Andreas Winter

doi:10.1038/4661053a


Cancer: Viruses' backup plan p1054

Tumour viruses can cause cancer by altering gene expression and protein activity in the host cell. Tumour adenoviruses, however, seem to go to great lengths to ensure that one particular host cell protein, p53, is suppressed.

Kevin M. Ryan

doi:10.1038/4661054a

See also: Editor's summary | Article by Soria et al.


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Brief Communications Arising

Evidence for male allocation in pipefish? pE11

Darryl T. Gwynne, Kevin A. Judge & Clint D. Kelly

doi:10.1038/nature09275


Paczolt & Jones reply pE12

Kimberly A. Paczolt & Adam G. Jones

doi:10.1038/nature09276


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Analysis

The evolution of eusociality p1057

Martin A. Nowak, Corina E. Tarnita & Edward O. Wilson

doi:10.1038/nature09205

See also: Editor's summary


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Articles

Lithospheric layering in the North American craton p1063

These authors show that changes in seismic anisotropy with depth across the stable part of North America reveal the presence of two lithospheric layers. The top layer, which is chemically depleted, is ~150 km thick under the ancient core of the continent and tapers out along its younger borders. The bottom of the lithosphere is relatively flat, in agreement with the presence of a thermal conductive root that subsequently formed around the depleted chemical layer.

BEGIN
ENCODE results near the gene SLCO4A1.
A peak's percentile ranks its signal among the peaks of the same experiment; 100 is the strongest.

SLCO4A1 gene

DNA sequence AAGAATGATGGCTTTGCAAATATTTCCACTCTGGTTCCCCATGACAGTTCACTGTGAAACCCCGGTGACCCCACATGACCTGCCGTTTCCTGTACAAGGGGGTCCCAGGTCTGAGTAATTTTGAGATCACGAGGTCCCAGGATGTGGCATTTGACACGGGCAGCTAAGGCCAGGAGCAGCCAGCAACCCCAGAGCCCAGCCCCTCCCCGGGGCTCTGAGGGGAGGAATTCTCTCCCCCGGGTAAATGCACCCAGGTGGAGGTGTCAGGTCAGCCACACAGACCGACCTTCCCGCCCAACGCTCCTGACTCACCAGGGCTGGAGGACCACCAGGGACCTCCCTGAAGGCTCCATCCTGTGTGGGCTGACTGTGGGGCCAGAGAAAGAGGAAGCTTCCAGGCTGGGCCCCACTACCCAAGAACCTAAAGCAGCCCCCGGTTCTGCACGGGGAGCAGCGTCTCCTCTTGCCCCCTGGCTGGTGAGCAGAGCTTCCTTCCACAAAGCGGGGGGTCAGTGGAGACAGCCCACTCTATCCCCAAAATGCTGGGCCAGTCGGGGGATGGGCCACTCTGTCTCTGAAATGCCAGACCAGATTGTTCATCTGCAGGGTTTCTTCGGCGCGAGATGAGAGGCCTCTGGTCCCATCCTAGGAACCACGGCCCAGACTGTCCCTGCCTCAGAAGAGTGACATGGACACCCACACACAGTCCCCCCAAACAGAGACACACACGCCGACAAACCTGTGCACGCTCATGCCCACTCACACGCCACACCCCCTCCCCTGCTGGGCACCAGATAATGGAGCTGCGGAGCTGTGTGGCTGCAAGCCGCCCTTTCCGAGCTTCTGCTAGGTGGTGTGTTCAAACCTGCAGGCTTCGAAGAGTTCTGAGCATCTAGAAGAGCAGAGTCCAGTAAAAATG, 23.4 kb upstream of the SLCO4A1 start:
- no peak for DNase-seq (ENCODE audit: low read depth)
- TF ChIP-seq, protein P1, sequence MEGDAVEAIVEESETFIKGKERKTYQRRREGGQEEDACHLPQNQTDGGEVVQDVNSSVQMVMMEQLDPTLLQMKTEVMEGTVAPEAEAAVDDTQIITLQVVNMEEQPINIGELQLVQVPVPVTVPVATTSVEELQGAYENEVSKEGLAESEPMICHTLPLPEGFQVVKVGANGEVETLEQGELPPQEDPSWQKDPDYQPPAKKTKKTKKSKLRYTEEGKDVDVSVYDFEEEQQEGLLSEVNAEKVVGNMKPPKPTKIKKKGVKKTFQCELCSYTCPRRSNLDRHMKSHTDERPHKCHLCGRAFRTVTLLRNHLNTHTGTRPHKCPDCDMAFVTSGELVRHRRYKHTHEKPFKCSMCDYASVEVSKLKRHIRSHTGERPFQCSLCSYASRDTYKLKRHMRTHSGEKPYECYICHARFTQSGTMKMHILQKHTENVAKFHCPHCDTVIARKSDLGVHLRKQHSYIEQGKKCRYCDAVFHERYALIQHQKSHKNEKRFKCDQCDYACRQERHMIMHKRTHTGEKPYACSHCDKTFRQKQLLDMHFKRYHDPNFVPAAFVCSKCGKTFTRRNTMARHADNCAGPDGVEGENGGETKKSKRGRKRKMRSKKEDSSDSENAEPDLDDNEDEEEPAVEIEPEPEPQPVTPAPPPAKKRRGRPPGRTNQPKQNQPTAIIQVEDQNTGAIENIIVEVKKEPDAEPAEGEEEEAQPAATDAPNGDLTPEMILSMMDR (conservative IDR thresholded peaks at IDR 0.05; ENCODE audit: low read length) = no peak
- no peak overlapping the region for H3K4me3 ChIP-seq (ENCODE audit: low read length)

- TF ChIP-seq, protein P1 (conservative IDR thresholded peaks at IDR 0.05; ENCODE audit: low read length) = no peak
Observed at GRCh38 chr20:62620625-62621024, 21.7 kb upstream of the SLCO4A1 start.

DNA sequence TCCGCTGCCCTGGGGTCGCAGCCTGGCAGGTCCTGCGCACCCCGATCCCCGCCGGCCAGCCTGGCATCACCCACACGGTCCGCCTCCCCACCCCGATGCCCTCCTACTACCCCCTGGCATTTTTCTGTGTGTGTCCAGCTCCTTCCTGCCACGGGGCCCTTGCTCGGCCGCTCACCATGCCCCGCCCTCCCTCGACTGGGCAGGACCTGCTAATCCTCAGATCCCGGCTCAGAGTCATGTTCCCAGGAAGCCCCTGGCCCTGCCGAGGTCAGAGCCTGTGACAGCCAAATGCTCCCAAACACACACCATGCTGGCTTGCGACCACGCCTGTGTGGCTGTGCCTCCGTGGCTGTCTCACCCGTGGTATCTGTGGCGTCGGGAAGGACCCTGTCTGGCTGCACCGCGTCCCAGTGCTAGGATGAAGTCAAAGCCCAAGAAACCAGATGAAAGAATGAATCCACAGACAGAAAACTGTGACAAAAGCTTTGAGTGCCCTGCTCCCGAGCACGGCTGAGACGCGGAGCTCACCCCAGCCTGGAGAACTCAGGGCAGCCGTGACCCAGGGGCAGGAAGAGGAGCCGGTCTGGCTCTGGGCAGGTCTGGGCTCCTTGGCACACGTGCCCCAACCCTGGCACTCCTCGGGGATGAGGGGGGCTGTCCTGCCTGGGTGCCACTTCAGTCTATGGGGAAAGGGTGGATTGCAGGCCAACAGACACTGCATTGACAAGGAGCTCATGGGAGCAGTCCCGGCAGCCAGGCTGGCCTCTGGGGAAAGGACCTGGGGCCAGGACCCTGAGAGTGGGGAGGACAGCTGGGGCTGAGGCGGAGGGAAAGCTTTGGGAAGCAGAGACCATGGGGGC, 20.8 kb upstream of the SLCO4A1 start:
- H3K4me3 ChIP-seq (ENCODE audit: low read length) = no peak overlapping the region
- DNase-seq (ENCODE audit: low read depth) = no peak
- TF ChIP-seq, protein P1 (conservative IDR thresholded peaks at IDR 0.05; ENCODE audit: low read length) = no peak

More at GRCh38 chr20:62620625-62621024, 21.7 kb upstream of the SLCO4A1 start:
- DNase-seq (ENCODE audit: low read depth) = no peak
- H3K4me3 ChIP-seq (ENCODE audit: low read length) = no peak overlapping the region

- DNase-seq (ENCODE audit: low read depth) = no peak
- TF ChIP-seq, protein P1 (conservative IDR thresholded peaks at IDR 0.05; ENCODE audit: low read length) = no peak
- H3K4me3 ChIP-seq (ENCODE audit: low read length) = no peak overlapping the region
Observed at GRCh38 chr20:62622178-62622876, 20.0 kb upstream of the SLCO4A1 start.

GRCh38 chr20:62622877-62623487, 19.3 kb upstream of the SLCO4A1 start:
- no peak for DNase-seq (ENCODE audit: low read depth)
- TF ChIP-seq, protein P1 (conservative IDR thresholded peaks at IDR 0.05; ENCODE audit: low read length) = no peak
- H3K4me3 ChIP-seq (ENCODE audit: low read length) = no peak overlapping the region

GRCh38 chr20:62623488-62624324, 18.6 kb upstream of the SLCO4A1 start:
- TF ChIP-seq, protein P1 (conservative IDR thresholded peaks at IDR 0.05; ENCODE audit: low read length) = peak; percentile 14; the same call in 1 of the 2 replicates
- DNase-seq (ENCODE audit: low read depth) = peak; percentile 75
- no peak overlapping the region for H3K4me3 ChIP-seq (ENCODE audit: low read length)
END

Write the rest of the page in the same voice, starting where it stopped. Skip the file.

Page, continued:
Huaiyu Yuan & Barbara Romanowicz

doi:10.1038/nature09332

See also: Editor's summary


Ataxin-2 intermediate-length polyglutamine expansions are associated with increased risk for ALS p1069

The causes of the neurodegenerative disease amyotrophic lateral sclerosis (ALS) are poorly understood, although the protein TDP-43 seems to be involved. These authors show that the polyglutamine-containing protein ataxin 2 interacts with TDP-43 and is a potent modifier of TDP-43 toxicity. Moreover, intermediate-length polyglutamine expansions in the ataxin 2 gene significantly associate with ALS. These data establish the ataxin 2 gene as a new and relatively common ALS disease susceptibility gene.

Andrew C. Elden, Hyung-Jun Kim, Michael P. Hart, Alice S. Chen-Plotkin, Brian S. Johnson, Xiaodong Fang, Maria Armakola, Felix Geser, Robert Greene, Min Min Lu, Arun Padmanabhan, Dana Clay-Falcone, Leo McCluskey, Lauren Elman, Denise Juhr, Peter J. Gruber, Udo Rüb, Georg Auburger, John Q. Trojanowski, Virginia M.-Y. Lee, Vivianna M. Van Deerlin, Nancy M. Bonini & Aaron D. Gitler

doi:10.1038/nature09320

See also: Editor's summary | News and Views by Lagier-Tourenne & Cleveland


Heterochromatin silencing of p53 target genes by a small viral protein p1076